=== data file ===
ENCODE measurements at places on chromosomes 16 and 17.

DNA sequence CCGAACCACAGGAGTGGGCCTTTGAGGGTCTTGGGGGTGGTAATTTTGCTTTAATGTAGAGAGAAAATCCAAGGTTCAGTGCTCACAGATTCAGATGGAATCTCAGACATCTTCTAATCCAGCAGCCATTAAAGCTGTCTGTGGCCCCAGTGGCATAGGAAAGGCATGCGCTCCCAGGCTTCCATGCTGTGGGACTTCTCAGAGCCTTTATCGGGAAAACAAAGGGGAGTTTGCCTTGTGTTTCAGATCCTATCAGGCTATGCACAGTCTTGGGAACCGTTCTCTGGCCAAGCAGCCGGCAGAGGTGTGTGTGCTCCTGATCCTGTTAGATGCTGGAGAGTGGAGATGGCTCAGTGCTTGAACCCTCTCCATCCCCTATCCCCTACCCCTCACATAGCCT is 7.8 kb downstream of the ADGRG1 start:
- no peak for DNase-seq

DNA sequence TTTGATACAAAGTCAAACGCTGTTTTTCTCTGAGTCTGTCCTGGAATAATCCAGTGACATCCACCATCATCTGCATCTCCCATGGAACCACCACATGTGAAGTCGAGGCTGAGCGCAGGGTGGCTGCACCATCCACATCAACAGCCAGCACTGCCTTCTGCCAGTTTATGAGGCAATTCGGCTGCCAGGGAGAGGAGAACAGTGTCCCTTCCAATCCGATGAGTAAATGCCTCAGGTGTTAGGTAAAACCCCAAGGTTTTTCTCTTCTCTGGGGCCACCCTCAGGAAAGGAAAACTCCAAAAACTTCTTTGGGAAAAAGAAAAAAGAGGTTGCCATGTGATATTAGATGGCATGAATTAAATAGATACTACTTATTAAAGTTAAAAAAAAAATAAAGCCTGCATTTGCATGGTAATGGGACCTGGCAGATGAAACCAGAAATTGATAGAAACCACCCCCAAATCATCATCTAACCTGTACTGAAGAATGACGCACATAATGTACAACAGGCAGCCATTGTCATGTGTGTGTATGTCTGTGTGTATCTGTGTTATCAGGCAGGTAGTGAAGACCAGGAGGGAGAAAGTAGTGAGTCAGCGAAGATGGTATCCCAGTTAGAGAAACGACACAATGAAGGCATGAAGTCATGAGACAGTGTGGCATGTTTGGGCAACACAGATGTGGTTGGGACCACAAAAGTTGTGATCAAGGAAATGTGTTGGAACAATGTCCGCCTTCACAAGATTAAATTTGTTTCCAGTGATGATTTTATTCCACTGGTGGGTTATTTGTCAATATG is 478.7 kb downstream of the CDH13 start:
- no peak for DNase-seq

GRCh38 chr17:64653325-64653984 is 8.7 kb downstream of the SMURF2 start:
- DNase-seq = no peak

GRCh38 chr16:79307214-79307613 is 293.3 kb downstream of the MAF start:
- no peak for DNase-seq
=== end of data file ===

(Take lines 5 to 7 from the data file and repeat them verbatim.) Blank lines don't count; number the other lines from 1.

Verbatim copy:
- no peak for DNase-seq

GRCh38 chr17:64653325-64653984 is 8.7 kb downstream of the SMURF2 start:
- DNase-seq = no peak